Friday, June 29, 2012

Lance Armstrong Investigation: USADA's Case to Move to Arbitration

Various news outlets from the Wall Street Journal to VeloNation are stating that a three-person independent review board has ruled unanimously to move forward with USADA's doping case against Lance Armstrong. In essence, the review board served as a quasi Grand Jury that determines if USADA has enough evidence to pursue sanctions against Lance and the others.

Previously, USADA stated that the arbitration hearing (assuming those involved don't accept the sanctions -- wink, wink) will take place before November of this year. Presumably, now that the case is moving forward, Lance and the others (including Johan Bruyneel and Michele Ferrari, Pedro Celaya, Luis Garcia del Moral and Jose Pepe Marti) will learn more about the evidence USADA has and maybe we will also learn more as well. So far we know that at least ten former team members will testify that they have firsthand knowledge that Lance doped or tried to get others to dope. They have also stated that they have blood results from 2009 and 2010 that show evidence of doping.

As might be expected, Lance and his attorneys are attacking USADA and the review board. Lance has discovered embarrassing personal information about one member of the review board as this quote from VeloNation suggests:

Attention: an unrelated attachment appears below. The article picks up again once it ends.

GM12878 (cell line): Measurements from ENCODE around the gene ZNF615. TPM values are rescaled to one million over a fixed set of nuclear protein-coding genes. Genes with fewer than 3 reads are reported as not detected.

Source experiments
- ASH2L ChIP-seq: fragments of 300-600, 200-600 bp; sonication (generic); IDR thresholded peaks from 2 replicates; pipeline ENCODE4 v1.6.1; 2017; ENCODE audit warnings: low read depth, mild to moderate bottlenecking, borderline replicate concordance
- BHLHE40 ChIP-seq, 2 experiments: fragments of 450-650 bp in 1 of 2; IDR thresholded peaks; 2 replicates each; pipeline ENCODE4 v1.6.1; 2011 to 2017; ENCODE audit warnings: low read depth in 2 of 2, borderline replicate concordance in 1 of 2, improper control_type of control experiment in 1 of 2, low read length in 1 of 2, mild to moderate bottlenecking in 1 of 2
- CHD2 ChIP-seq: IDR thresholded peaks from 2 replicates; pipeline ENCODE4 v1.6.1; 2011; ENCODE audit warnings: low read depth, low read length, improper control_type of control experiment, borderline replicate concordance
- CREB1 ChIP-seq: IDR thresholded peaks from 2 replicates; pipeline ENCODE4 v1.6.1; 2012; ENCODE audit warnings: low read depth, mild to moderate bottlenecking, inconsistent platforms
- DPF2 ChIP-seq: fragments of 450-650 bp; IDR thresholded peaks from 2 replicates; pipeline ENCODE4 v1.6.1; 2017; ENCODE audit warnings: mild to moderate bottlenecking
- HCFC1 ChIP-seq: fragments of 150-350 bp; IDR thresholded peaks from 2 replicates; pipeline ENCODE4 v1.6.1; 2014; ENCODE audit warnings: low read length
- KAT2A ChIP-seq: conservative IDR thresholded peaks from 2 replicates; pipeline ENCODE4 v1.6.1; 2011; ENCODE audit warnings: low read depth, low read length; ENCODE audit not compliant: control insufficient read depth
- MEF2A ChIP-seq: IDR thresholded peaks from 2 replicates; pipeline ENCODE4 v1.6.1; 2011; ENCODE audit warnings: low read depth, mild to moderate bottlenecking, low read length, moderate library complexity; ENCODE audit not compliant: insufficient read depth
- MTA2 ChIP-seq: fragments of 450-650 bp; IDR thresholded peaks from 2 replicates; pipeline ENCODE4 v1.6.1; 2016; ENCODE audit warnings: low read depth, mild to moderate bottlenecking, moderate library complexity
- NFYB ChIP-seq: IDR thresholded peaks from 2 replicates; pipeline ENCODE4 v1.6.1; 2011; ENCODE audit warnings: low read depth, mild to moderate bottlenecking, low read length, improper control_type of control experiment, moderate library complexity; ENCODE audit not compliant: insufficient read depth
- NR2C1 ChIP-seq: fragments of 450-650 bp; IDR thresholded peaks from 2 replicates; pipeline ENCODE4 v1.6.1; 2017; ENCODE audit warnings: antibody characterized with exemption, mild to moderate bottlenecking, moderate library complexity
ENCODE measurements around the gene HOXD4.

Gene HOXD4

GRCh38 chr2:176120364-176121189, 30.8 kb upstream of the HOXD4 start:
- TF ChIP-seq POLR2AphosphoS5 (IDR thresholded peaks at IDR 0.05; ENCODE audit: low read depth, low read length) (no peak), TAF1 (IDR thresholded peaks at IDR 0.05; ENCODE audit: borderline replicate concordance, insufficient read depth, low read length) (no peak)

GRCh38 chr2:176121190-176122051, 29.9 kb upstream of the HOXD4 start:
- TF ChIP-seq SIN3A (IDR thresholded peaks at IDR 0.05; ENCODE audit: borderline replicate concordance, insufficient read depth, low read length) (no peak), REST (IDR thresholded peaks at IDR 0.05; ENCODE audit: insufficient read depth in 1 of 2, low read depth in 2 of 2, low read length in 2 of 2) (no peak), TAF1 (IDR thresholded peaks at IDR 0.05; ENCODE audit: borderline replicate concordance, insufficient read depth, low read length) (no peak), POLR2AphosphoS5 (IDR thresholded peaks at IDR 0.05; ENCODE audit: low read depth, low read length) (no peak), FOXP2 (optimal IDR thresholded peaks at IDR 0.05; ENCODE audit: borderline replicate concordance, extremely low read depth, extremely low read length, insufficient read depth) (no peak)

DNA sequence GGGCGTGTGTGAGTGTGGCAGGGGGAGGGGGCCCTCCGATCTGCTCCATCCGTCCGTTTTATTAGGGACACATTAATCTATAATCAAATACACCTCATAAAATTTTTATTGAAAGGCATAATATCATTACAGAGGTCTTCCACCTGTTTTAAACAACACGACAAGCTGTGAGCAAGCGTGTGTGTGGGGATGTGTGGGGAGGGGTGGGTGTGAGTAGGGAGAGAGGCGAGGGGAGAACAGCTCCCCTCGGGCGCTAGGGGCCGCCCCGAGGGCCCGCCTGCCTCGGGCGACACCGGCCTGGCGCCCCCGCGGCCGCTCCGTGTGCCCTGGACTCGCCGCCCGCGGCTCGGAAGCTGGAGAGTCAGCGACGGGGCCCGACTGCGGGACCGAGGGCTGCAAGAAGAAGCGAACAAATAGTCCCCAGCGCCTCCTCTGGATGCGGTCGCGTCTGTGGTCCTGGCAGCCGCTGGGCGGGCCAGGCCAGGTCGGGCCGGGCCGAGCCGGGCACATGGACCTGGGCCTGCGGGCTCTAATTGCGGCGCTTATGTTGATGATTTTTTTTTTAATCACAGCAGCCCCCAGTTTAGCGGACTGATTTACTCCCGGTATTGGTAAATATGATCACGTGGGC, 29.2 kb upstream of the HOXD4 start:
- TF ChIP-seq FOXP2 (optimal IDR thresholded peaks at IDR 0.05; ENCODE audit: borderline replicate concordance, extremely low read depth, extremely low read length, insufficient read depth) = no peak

Earlier today, Armstrong attacked one of the review board panel members, Clark Griffith. He blasted him on his Twitter account, writing "Wow. (at)usantidoping can pick em. Here's ... 1 of 3 Review Board members studying my case.”
He linked to a story about Griffith which notes that the Minneapolis attorney had been charged earlier this year in a misdemeanour case of indecent exposure. Griffith entered a plea which didn’t admit wrongdoing but acknowledged prosecutors have enough evidence for him to be convicted by a jury; he has told the AP that he is innocent, but that he entered the plea to avoid a trial which could embarrass his family. 
Griffith will not form any part of the arbitration panel which will ultimately decide the case. He dismissed Armstrong’s tweet as "an effort to get away from the issues that will be dealt with by an arbitration panel. OK? By smearing me, that does nothing. I'm innocent of that.”
You can surely expect more drama from Lance and his attorneys as he tries desperately to preserve his legacy and give any remaining hero worshippers some way to believe he was clean.

Here's to hoping justice is served by USADA so the sport of cycling can begin to move past these ugly times when nearly all of Lance's competitors were found to be dopers. I'm afraid that getting the pro cycling peloton completely over this ugly past is something that will take superhuman effort and serious changes from the top to the bottom of the sport.

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